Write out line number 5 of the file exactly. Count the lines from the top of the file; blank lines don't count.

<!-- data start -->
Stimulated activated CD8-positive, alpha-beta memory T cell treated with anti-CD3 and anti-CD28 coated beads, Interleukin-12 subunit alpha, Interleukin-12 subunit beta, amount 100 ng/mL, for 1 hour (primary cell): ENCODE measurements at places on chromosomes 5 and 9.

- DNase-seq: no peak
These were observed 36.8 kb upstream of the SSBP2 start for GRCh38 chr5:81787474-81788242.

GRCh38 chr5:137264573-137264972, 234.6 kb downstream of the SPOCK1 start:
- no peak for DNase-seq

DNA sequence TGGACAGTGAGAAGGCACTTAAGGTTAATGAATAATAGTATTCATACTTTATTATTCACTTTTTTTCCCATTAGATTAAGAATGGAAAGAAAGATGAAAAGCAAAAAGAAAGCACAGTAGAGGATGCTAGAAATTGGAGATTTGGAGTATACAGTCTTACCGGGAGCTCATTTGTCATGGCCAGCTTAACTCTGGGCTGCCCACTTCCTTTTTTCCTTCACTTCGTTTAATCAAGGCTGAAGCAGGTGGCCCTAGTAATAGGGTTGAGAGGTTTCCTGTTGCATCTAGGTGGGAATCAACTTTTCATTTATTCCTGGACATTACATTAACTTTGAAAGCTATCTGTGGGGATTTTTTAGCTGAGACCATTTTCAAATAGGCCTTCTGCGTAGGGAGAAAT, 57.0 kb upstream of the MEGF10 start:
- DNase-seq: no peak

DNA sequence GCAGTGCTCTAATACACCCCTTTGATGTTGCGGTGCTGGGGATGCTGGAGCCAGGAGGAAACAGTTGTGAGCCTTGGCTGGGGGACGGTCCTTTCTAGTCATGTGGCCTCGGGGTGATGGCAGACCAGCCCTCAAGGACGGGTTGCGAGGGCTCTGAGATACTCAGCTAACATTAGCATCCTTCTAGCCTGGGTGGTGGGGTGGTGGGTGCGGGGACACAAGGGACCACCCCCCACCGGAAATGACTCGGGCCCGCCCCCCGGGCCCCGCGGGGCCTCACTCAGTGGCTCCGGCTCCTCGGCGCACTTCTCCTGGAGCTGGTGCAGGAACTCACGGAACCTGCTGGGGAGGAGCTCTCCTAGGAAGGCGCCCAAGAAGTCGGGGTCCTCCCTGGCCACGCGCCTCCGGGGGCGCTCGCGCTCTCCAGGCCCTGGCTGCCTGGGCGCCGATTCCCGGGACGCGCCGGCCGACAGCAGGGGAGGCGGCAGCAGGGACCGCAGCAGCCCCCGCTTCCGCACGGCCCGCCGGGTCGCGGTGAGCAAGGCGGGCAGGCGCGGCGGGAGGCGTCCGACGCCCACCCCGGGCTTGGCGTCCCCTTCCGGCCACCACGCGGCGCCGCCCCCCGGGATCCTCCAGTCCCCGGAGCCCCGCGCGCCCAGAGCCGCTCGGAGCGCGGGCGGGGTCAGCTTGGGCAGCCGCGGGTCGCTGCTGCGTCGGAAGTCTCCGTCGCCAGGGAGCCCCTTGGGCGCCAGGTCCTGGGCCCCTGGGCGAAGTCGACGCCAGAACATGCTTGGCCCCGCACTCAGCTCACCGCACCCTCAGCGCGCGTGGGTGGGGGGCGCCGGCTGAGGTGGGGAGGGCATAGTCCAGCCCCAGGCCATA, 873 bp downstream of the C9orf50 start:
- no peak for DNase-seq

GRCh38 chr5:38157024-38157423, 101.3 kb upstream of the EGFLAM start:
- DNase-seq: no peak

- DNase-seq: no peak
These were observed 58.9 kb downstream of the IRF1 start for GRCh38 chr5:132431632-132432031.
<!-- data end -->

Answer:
- no peak for DNase-seq